So I’m reading my Bible. Again.

236a6018db3451195f117e4fcf41544cI started after the first of the year. I mean, I never actually stopped reading it, but it was more targeted reads, looking for something specific.

Now? I’m just reading

Though no serious Biblical scholar would do this I started with Gen. 1. I’m up to chapter 40 or so, and I am finding things I don’t remember from back when I was trying to memorize the whole thing as a fundamentalist.

This time, I’m noticing nuances and seeing greater depth in the characters in the stories. I’m not trying to proselytizing, but it would be very cool if you’d read along with me and we could  chat. Just a thought…

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26 responses to “So I’m reading my Bible. Again.

  1. Old Testament?
    Wow.
    Protestant, I assume.

    I was actually hoping to start Property Owning Democracy this year. There’s a chance I can finagle a kindle version.

    I always value your insights, but I might be more engaged when you get to Christmas.

    Well see………..

    • I get it. You’ve read it already and know it better than most pew-sitters. But it’s been a really interesting exercise (for me) and when I talk about it with my Culturally Catholic husband, he just looks nervous, like I’m about to spring forth from Tammy Faye Bakker’s head. In his mind, that was the only Protestant he actually knew for years and years and he’s worried I’m the next one. I’m not. She was actually a committed Christian and I just like arguing.

      • Four times! If you count the Catholic version I read when I was being prepped by the Irish Brothers and Sisters of Mercy for the seminary. I normally don’t count that first time.

        The more I think about it, the more interesting I think it would be to read your updated insights…especially on the Old Testament.

        And if I was actually going to take on some scripture, I’m thinking I should probably read the Qur’an. I understand there’s some excellent english translations out there now. And online resources for understanding context.

        Most of my comrades in our little corner of the American political sphere are busy reexamining Marx, Lenin and Trotsky. They cannot imagine why I would want to explore the radical side of Rawls. They’re too busy trying to get prepped for The Capitalist Apocalypse. Fundamentalism in our sphere can be as inhibiting to progress as it can be in yours.

        I look forward to you posting on your experience and insights.

        • The Qur’an would be fabulous to read. That’s next on my list…or maybe I should read them concurrently. I am looking at my copy of the text as I type this (which means I’m a fabulous typist, not havign having to look).

  2. what version are you reading ? It is fascinating to me they are all different (exactly which one is Gods word? Is always a good discussion -hmm let me think about this !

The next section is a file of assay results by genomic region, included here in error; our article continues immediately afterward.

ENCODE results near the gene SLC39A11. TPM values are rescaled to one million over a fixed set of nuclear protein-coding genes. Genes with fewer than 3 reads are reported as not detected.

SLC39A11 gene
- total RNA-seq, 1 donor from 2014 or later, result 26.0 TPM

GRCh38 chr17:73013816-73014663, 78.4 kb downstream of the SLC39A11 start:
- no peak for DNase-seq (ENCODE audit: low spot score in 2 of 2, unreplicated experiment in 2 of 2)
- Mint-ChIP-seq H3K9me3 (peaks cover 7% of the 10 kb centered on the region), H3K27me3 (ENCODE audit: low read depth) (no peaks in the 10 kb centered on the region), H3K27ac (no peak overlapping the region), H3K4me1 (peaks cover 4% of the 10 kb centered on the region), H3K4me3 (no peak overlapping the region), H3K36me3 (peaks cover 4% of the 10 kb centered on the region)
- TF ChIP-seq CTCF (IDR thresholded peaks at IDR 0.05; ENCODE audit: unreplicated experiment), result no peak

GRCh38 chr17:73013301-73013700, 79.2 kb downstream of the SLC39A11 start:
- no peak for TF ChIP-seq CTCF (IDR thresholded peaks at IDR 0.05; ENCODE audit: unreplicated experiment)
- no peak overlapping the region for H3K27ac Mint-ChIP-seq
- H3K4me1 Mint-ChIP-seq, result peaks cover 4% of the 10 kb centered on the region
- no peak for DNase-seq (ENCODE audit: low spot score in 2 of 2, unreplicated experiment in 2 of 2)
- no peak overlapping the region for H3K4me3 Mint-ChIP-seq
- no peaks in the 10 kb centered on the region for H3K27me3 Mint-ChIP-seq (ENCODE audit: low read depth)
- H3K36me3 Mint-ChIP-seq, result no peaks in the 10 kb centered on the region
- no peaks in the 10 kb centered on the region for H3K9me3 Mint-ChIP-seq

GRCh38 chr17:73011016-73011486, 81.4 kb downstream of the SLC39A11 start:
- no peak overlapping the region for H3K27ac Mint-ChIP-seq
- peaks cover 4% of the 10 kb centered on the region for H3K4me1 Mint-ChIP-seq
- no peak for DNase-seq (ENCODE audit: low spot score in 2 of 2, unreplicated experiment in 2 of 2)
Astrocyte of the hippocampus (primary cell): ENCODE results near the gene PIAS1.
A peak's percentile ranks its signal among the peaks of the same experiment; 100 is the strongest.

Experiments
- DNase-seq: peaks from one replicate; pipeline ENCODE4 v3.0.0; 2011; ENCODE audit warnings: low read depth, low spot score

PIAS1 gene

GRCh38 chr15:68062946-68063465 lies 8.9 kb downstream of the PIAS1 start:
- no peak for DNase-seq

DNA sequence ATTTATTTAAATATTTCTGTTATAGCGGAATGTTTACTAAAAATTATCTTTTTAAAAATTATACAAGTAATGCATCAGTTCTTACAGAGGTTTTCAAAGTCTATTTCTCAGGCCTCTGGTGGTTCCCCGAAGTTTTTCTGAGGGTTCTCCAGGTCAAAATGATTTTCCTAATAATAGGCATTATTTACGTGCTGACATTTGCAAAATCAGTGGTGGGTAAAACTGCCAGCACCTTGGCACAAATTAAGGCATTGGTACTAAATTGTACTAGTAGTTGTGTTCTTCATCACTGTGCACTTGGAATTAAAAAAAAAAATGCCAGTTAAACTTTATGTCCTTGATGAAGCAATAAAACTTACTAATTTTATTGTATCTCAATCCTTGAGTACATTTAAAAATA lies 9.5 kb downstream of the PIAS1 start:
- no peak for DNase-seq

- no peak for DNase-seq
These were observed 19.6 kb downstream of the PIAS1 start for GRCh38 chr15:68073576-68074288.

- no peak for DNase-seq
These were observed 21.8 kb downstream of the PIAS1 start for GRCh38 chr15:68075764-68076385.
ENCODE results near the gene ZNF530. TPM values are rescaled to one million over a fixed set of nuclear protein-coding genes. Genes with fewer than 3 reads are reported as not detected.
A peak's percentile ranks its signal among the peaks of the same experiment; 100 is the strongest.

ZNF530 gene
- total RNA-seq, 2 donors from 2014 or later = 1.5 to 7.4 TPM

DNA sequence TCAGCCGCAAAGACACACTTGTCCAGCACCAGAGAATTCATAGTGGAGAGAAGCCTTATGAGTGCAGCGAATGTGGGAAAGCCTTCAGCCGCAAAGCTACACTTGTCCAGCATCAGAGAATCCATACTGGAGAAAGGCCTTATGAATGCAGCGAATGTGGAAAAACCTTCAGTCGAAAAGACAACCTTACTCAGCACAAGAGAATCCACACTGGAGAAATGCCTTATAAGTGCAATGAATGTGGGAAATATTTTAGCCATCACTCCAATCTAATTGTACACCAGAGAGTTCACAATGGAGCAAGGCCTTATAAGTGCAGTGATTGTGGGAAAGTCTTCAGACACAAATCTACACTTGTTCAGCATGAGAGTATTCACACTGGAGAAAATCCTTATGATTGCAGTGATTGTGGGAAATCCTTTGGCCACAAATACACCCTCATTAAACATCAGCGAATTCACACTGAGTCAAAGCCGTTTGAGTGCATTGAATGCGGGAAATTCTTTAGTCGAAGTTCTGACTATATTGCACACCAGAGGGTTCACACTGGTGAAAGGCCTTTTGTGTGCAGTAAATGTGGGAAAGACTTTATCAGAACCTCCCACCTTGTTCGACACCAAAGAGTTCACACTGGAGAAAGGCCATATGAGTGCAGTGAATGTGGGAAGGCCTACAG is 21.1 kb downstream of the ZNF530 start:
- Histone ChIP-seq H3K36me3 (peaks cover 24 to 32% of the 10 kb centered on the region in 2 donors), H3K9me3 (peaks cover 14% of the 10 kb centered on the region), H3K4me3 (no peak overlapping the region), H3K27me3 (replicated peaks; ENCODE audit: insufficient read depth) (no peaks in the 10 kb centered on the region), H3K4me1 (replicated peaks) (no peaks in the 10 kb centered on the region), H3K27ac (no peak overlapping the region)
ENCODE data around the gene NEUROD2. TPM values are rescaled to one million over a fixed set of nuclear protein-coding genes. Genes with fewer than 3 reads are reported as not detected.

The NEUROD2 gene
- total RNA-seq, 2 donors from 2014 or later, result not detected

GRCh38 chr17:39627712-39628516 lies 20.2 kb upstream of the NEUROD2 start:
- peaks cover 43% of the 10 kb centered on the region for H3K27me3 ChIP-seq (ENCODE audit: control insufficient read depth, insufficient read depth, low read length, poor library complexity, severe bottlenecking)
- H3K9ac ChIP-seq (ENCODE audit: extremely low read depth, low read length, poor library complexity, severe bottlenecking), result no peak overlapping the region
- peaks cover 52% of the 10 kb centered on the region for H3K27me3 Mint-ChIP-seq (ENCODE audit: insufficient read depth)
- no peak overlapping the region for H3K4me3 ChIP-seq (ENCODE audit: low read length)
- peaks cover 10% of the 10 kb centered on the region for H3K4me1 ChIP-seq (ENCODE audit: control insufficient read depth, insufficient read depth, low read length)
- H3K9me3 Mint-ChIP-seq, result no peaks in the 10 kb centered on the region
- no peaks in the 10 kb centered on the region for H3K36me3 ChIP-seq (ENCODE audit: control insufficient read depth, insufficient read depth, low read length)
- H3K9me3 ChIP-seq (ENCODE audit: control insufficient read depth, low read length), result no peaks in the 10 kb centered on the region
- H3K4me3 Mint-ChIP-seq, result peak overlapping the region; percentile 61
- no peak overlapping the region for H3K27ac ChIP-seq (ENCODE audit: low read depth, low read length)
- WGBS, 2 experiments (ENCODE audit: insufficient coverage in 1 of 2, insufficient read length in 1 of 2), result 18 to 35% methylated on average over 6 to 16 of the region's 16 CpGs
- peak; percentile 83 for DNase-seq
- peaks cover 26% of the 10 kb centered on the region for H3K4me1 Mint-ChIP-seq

• They ARE all different. I grew up reading the New International Version and (of course) the King James’. Now I’m reading the Revised Standard. It’s what I used during my time at Hartford Seminary and it’s clear, concise, and has great footnotes. Which one is God’s word? God knows…

  3. Ok. I will read along. I cannot promise to keep up or to stick with it all the way through. I’ve never read the entire Bible. I will try to look past the frequent omission of women and my desire to change “Him” to “Her”, or better yet “They”, when referring to God. However, I will start. You got me to consider it and something else convinced me. So, “In the beginning…”

  4. I’ve only read about 12-13 chapters in Genesis so far. I am keeping notes for later discussion and questions. However, there is something that I’d like to ask right off the bat because I can’t stop wondering about it as it relates to gender and gender equality. In Genesis 1:26-27, it says:

    26 Then God said, “Let us make man in our image, after our likeness; and let them have dominion over the fish of the sea, and over the birds of the air, and over the cattle, and over all the earth, and over every creeping thing that creeps upon the earth.”
    27 So God created man in his own image, in the image of God he created him; male and female he created them.

    Two things:
    In 26 – God refers to a plural God, no – Let US, in OUR image, after OUR likeness.
    In 27 – It sounds like God created man(kind) in his image, including both male and female mankind.

    In a sense, it sounds very much like God put men and women as equals with God – all in the same image, and as if God is plural: both male and female, too.

    Genesis 2-4 retells the story and it sounds completely different to me, with a hierarchy of gender described and the inception of sin in the female. It infers the male is closest to God.

    Genesis 5 matches to 1, And then 6 to 2-4. In Ch 6, it refers to men as “sons of God” and women as “daughters of men”.

    Does anyone else see two versions of God and two versions of gender equality/inequality in these early chapters?

    • I suppose it’s a bit early in human development to assume the “royal” third person pronoun was being employed…

      So…it’s either God was speaking to the angels and the Earth, or He was speaking as a representation of the trinitarian Godhead, (Father, Son, Holy Spirit…I believe the Catholics call it “the sublime Concilium”), or both. It’s a mystery. Get ready. It’s a long trip.

      I wouldn’t assume that when God says Man, he’s always speaking about Mankind. Gender hierarchy definitely exists in the Bible. Man was created first, in the image of God, and put to work serving God. Woman was created after because God didn’t want man to be alone in his work. Man needed a helper…among other things. And so Woman was created and put to work serving man. Paul stated it this way in 1 Corinthians 11:7: “[Man] is the image and glory of God: but the woman is the glory of man.”

      I’ve heard the “sons of God” referred to as angels and such…having godly origins. I’ve heard them described as men who recognized and accepted The One God and His role in their creation. Daughters of men, in that context, would be offspring of men who did not hold with such recognition and acceptance. All sorts of hijinks were being acted out before The Flood, by all kinds of critters. (Look! Giants!) God puts a stop to that.